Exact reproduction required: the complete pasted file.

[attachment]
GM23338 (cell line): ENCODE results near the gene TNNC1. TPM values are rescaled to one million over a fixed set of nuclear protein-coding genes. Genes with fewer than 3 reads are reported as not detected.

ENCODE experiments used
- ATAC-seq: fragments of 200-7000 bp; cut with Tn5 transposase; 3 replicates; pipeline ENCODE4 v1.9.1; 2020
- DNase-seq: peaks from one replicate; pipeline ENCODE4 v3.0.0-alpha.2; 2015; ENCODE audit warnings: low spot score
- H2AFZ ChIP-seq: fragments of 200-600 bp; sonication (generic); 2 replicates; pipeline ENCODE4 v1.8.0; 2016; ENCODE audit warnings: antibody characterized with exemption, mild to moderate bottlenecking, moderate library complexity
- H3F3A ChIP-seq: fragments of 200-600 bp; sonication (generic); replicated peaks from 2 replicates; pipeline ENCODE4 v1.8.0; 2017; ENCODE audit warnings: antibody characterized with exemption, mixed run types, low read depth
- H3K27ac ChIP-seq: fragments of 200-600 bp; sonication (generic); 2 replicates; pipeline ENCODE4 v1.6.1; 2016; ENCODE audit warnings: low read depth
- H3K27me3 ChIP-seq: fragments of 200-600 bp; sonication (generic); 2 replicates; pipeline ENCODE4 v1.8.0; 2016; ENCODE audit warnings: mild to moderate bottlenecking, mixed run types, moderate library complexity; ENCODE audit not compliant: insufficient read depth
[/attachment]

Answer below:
GM23338 (cell line): ENCODE results near the gene TNNC1. TPM values are rescaled to one million over a fixed set of nuclear protein-coding genes. Genes with fewer than 3 reads are reported as not detected.

ENCODE experiments used
- ATAC-seq: fragments of 200-7000 bp; cut with Tn5 transposase; 3 replicates; pipeline ENCODE4 v1.9.1; 2020
- DNase-seq: peaks from one replicate; pipeline ENCODE4 v3.0.0-alpha.2; 2015; ENCODE audit warnings: low spot score
- H2AFZ ChIP-seq: fragments of 200-600 bp; sonication (generic); 2 replicates; pipeline ENCODE4 v1.8.0; 2016; ENCODE audit warnings: antibody characterized with exemption, mild to moderate bottlenecking, moderate library complexity
- H3F3A ChIP-seq: fragments of 200-600 bp; sonication (generic); replicated peaks from 2 replicates; pipeline ENCODE4 v1.8.0; 2017; ENCODE audit warnings: antibody characterized with exemption, mixed run types, low read depth
- H3K27ac ChIP-seq: fragments of 200-600 bp; sonication (generic); 2 replicates; pipeline ENCODE4 v1.6.1; 2016; ENCODE audit warnings: low read depth
- H3K27me3 ChIP-seq: fragments of 200-600 bp; sonication (generic); 2 replicates; pipeline ENCODE4 v1.8.0; 2016; ENCODE audit warnings: mild to moderate bottlenecking, mixed run types, moderate library complexity; ENCODE audit not compliant: insufficient read depth